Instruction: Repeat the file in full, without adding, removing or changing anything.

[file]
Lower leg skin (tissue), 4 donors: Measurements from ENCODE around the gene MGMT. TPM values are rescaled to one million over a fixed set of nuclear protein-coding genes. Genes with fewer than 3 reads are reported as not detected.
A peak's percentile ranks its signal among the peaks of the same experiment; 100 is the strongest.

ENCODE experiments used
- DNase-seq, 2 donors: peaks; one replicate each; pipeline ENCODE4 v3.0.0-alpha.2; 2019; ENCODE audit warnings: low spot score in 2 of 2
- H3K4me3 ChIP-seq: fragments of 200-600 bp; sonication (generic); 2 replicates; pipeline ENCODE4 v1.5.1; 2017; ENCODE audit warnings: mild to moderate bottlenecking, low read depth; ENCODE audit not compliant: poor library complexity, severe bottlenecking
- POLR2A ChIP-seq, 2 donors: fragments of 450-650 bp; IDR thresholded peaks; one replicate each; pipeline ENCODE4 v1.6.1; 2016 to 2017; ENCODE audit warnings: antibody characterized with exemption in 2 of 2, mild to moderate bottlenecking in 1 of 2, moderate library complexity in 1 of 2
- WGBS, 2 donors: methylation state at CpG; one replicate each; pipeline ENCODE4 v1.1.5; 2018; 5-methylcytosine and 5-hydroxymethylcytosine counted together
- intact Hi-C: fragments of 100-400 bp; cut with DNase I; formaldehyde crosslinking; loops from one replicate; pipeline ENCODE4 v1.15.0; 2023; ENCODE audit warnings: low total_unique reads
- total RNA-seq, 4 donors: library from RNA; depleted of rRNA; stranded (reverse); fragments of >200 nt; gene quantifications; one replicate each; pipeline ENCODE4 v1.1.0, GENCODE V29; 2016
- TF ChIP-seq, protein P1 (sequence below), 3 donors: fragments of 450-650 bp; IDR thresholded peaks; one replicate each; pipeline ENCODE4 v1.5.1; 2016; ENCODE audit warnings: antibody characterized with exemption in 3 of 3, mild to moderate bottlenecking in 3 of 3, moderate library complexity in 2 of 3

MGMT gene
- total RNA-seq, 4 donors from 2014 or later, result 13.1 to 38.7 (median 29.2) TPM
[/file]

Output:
Lower leg skin (tissue), 4 donors: Measurements from ENCODE around the gene MGMT. TPM values are rescaled to one million over a fixed set of nuclear protein-coding genes. Genes with fewer than 3 reads are reported as not detected.
A peak's percentile ranks its signal among the peaks of the same experiment; 100 is the strongest.

ENCODE experiments used
- DNase-seq, 2 donors: peaks; one replicate each; pipeline ENCODE4 v3.0.0-alpha.2; 2019; ENCODE audit warnings: low spot score in 2 of 2
- H3K4me3 ChIP-seq: fragments of 200-600 bp; sonication (generic); 2 replicates; pipeline ENCODE4 v1.5.1; 2017; ENCODE audit warnings: mild to moderate bottlenecking, low read depth; ENCODE audit not compliant: poor library complexity, severe bottlenecking
- POLR2A ChIP-seq, 2 donors: fragments of 450-650 bp; IDR thresholded peaks; one replicate each; pipeline ENCODE4 v1.6.1; 2016 to 2017; ENCODE audit warnings: antibody characterized with exemption in 2 of 2, mild to moderate bottlenecking in 1 of 2, moderate library complexity in 1 of 2
- WGBS, 2 donors: methylation state at CpG; one replicate each; pipeline ENCODE4 v1.1.5; 2018; 5-methylcytosine and 5-hydroxymethylcytosine counted together
- intact Hi-C: fragments of 100-400 bp; cut with DNase I; formaldehyde crosslinking; loops from one replicate; pipeline ENCODE4 v1.15.0; 2023; ENCODE audit warnings: low total_unique reads
- total RNA-seq, 4 donors: library from RNA; depleted of rRNA; stranded (reverse); fragments of >200 nt; gene quantifications; one replicate each; pipeline ENCODE4 v1.1.0, GENCODE V29; 2016
- TF ChIP-seq, protein P1 (sequence below), 3 donors: fragments of 450-650 bp; IDR thresholded peaks; one replicate each; pipeline ENCODE4 v1.5.1; 2016; ENCODE audit warnings: antibody characterized with exemption in 3 of 3, mild to moderate bottlenecking in 3 of 3, moderate library complexity in 2 of 3

MGMT gene
- total RNA-seq, 4 donors from 2014 or later, result 13.1 to 38.7 (median 29.2) TPM